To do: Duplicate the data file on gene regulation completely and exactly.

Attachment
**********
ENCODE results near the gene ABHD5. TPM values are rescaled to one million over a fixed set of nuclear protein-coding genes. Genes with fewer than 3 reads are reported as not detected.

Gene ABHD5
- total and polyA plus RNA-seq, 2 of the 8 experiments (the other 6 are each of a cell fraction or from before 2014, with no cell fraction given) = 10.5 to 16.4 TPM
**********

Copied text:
ENCODE results near the gene ABHD5. TPM values are rescaled to one million over a fixed set of nuclear protein-coding genes. Genes with fewer than 3 reads are reported as not detected.

Gene ABHD5
- total and polyA plus RNA-seq, 2 of the 8 experiments (the other 6 are each of a cell fraction or from before 2014, with no cell fraction given) = 10.5 to 16.4 TPM